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The Transit of Venus in 2012 is this wednesday. we have our solar viewing filters, a solar filter for our 5-inch Celestron telescope and iPhone apps (also Android),

but the weather forecast is not promising.

The University of Canterbury is hosting a public Transit of Venus open day on the 6th 10am-4.30pm. An information sheet and the link to the live web feed is on the University’s Physics and Astronomy page http://www.phys.canterbury.ac.nz/

But looks like we’ll had to make do with live coverage from the Mt John observatory here http://www.phys.canterbury.ac.nz/venus_transit/ and the international SLOOH Space Camera is here http://www.slooh.com/transit-of-venus/ Also Fraser Cain and Pamela Gay will have virtual star party on Google+. Or NASA

Anyway this is what the sun looked like today – might be the last we see of it till after the event

 

transit of Venus is coming. Only seven times since the invention of the telescope has Venus crossed the face of the Sun.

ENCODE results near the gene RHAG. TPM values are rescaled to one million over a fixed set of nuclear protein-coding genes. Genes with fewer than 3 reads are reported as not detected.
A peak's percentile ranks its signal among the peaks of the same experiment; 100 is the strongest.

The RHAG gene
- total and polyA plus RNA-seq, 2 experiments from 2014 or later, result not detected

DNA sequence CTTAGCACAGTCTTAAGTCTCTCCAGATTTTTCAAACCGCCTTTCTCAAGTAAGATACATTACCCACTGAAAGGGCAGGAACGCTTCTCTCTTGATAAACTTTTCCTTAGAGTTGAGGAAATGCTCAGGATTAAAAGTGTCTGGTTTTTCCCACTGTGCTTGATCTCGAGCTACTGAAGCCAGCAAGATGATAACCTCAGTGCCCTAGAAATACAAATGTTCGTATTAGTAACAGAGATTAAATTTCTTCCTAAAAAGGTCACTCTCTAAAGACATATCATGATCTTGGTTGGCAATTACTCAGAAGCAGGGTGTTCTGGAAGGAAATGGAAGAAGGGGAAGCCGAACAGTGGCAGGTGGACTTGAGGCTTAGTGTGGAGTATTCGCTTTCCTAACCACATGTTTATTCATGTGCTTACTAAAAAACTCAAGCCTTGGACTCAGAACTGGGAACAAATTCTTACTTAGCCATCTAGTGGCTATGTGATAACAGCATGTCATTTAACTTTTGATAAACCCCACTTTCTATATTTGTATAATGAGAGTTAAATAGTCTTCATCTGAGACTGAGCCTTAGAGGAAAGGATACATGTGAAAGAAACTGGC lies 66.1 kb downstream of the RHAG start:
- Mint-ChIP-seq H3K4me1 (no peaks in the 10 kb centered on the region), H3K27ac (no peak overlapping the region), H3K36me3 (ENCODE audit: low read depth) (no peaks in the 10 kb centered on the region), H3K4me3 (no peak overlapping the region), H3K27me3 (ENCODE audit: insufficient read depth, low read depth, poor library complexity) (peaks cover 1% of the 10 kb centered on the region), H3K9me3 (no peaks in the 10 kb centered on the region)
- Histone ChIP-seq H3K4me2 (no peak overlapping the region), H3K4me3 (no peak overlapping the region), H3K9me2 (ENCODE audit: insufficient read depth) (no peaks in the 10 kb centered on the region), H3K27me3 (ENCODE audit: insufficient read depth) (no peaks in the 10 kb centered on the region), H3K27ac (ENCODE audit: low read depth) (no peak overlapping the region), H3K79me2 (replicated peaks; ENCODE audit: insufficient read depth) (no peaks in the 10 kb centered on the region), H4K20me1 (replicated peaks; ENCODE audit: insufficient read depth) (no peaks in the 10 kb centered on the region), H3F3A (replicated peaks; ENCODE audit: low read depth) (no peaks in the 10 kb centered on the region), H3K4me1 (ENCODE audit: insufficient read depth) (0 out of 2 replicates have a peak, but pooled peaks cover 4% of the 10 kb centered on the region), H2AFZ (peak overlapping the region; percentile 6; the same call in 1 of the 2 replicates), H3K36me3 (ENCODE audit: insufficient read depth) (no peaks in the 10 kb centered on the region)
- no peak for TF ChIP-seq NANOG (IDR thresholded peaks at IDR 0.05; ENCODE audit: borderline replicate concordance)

It’s a rare event because the orbit of Venus around the Sun is slightly inclined to Earth’s. So Venus appears to pass above or below the Sun’s disk. But periodically, when the Sun, Venus and Earth line up, Venus is in the plane of the Earth’s orbit and then you see Venus cross the Sun’s disk.

The transits occur in a regular pattern, every 8 years, 121.5 years, 8 years and 105.5 years. The last was in 2004, the next is in 2012 and the one after that in 2117.

In New Zealand we’re perfectly placed to see the next event. In Christchurch, Venus will be within the Sun’s disk between 10:33 and 16:25 on 6 June 2012. You can check out the timing at your location on this website.

Keep in mind you can’t just look at the Sun directly, or through a telescope! Putting it another way, never view the sun with the naked eye or with any optical device, such as binoculars or a telescope.